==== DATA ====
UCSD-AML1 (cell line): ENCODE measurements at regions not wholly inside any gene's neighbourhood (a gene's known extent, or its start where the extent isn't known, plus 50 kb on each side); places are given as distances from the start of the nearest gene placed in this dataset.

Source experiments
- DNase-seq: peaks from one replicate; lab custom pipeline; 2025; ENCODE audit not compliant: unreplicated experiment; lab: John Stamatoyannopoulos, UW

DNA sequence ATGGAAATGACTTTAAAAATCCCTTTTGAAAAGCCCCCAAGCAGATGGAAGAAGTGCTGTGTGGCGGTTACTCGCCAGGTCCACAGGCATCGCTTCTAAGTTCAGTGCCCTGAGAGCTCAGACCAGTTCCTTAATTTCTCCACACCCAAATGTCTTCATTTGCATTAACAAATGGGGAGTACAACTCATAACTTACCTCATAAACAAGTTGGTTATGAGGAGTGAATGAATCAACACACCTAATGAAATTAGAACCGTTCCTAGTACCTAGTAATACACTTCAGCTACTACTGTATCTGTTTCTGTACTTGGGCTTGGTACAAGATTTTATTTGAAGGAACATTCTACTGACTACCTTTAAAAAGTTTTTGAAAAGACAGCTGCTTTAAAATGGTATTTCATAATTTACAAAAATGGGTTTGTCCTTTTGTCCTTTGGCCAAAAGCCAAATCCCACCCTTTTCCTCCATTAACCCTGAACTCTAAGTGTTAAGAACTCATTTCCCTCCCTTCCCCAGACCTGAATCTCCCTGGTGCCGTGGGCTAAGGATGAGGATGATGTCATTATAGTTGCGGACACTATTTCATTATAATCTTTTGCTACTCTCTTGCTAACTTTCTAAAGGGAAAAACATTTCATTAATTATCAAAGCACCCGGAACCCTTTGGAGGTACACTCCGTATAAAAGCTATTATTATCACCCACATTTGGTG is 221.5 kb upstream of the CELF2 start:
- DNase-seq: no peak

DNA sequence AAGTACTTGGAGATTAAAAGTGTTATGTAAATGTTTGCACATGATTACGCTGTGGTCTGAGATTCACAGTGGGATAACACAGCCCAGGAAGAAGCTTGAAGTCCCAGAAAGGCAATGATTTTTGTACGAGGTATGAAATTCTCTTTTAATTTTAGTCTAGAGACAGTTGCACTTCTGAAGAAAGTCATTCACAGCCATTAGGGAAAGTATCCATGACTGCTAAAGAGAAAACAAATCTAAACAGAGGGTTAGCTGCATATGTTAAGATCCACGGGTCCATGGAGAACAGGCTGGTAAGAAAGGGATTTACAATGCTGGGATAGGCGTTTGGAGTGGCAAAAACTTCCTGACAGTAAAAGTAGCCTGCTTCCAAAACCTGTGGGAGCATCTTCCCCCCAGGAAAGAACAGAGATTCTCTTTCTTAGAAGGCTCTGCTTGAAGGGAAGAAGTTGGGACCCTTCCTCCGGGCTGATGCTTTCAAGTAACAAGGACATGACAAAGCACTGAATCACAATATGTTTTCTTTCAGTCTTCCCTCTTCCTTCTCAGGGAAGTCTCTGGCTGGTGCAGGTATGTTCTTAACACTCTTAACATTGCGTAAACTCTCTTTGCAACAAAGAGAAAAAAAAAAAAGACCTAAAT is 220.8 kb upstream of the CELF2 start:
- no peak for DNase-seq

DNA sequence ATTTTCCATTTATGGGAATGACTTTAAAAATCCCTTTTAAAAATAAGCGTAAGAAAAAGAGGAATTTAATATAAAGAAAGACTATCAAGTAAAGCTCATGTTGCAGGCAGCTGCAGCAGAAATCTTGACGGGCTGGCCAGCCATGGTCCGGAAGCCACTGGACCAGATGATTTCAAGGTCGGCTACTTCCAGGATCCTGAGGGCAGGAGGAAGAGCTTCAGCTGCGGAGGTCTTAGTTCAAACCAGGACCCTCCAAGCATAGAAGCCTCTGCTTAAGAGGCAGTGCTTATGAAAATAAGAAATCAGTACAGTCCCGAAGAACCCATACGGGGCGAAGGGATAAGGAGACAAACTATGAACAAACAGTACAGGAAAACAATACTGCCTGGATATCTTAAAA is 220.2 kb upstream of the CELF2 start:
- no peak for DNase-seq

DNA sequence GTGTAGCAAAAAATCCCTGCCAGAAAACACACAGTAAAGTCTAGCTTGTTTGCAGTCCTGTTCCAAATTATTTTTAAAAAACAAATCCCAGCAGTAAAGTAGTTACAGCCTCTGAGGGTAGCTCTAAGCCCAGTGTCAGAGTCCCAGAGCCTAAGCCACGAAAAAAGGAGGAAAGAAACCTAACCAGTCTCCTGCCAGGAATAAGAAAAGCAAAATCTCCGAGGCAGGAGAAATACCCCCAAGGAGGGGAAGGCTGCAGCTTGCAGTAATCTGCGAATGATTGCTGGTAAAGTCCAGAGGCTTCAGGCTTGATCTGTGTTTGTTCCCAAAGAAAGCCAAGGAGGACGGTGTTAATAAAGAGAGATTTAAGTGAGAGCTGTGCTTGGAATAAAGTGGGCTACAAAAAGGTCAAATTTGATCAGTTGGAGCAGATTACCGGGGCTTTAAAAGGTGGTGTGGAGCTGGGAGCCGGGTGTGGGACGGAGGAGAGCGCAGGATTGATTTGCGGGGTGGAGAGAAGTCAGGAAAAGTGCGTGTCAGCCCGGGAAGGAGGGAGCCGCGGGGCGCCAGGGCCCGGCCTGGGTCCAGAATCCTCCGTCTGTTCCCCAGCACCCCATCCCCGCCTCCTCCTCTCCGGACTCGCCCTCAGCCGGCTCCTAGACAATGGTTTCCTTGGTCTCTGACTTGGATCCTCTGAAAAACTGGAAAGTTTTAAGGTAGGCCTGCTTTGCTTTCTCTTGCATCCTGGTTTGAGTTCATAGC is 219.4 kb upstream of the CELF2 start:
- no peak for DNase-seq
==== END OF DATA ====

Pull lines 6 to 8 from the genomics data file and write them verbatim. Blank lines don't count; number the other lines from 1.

DNA sequence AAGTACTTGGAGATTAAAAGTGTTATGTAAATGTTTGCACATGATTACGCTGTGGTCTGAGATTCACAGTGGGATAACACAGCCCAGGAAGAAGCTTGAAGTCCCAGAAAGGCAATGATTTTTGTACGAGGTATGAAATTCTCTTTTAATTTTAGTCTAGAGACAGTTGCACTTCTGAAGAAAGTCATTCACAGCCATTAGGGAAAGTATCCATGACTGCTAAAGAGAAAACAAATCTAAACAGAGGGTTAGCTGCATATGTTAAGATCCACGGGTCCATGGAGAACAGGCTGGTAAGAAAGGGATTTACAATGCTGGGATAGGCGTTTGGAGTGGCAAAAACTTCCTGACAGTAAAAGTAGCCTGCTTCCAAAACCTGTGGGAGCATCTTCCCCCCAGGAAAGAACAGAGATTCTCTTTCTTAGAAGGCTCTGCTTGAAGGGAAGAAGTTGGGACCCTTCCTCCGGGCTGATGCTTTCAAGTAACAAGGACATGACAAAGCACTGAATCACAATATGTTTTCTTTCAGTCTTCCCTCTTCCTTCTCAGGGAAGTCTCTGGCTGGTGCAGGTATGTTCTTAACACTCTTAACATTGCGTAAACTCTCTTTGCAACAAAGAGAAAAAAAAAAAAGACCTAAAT is 220.8 kb upstream of the CELF2 start:
- no peak for DNase-seq

DNA sequence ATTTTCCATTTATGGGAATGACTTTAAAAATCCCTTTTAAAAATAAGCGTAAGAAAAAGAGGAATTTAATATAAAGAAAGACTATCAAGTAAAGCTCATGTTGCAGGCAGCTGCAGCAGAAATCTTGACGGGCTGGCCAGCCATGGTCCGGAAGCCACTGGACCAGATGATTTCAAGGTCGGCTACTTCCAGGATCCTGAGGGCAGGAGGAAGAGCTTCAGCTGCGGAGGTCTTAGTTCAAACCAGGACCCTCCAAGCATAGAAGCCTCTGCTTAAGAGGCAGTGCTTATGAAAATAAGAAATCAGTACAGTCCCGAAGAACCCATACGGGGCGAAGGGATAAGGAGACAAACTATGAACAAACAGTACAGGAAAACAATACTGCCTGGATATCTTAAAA is 220.2 kb upstream of the CELF2 start: